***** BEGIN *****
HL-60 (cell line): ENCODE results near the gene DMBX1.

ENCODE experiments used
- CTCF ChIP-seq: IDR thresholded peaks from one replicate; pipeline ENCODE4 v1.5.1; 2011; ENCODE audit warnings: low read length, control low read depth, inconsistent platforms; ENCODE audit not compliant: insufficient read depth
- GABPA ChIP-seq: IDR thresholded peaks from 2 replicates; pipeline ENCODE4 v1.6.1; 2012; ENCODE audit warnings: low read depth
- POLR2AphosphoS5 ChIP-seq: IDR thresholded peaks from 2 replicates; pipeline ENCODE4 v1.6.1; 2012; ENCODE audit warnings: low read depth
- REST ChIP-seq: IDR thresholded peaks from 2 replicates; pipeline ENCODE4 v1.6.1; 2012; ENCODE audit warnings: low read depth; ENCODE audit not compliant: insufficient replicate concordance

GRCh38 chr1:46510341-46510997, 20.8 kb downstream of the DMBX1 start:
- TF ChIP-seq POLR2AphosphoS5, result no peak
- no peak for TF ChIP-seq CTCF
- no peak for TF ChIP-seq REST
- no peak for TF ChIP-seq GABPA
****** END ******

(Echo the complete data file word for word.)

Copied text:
HL-60 (cell line): ENCODE results near the gene DMBX1.

ENCODE experiments used
- CTCF ChIP-seq: IDR thresholded peaks from one replicate; pipeline ENCODE4 v1.5.1; 2011; ENCODE audit warnings: low read length, control low read depth, inconsistent platforms; ENCODE audit not compliant: insufficient read depth
- GABPA ChIP-seq: IDR thresholded peaks from 2 replicates; pipeline ENCODE4 v1.6.1; 2012; ENCODE audit warnings: low read depth
- POLR2AphosphoS5 ChIP-seq: IDR thresholded peaks from 2 replicates; pipeline ENCODE4 v1.6.1; 2012; ENCODE audit warnings: low read depth
- REST ChIP-seq: IDR thresholded peaks from 2 replicates; pipeline ENCODE4 v1.6.1; 2012; ENCODE audit warnings: low read depth; ENCODE audit not compliant: insufficient replicate concordance

GRCh38 chr1:46510341-46510997, 20.8 kb downstream of the DMBX1 start:
- TF ChIP-seq POLR2AphosphoS5, result no peak
- no peak for TF ChIP-seq CTCF
- no peak for TF ChIP-seq REST
- no peak for TF ChIP-seq GABPA